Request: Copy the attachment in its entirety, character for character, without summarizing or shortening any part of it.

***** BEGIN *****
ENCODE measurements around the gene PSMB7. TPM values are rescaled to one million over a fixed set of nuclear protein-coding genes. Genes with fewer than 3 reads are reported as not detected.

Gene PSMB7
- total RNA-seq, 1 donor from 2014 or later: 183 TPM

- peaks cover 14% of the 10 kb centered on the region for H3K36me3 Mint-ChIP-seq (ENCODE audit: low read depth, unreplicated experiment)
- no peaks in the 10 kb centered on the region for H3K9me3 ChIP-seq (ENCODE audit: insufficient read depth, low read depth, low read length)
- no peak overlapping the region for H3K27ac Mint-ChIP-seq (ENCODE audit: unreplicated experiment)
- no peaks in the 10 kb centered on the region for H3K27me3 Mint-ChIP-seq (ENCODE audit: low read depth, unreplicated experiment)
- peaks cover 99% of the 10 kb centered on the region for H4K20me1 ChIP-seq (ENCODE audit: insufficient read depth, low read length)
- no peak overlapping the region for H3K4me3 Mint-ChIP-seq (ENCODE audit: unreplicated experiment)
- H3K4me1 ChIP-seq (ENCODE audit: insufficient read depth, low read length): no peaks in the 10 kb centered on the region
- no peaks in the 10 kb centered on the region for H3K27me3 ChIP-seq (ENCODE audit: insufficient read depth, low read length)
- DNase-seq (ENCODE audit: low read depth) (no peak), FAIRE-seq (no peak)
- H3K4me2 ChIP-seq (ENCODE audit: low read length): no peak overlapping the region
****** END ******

ENCODE measurements around the gene PSMB7. TPM values are rescaled to one million over a fixed set of nuclear protein-coding genes. Genes with fewer than 3 reads are reported as not detected.

Gene PSMB7
- total RNA-seq, 1 donor from 2014 or later: 183 TPM

- peaks cover 14% of the 10 kb centered on the region for H3K36me3 Mint-ChIP-seq (ENCODE audit: low read depth, unreplicated experiment)
- no peaks in the 10 kb centered on the region for H3K9me3 ChIP-seq (ENCODE audit: insufficient read depth, low read depth, low read length)
- no peak overlapping the region for H3K27ac Mint-ChIP-seq (ENCODE audit: unreplicated experiment)
- no peaks in the 10 kb centered on the region for H3K27me3 Mint-ChIP-seq (ENCODE audit: low read depth, unreplicated experiment)
- peaks cover 99% of the 10 kb centered on the region for H4K20me1 ChIP-seq (ENCODE audit: insufficient read depth, low read length)
- no peak overlapping the region for H3K4me3 Mint-ChIP-seq (ENCODE audit: unreplicated experiment)
- H3K4me1 ChIP-seq (ENCODE audit: insufficient read depth, low read length): no peaks in the 10 kb centered on the region
- no peaks in the 10 kb centered on the region for H3K27me3 ChIP-seq (ENCODE audit: insufficient read depth, low read length)
- DNase-seq (ENCODE audit: low read depth) (no peak), FAIRE-seq (no peak)
- H3K4me2 ChIP-seq (ENCODE audit: low read length): no peak overlapping the region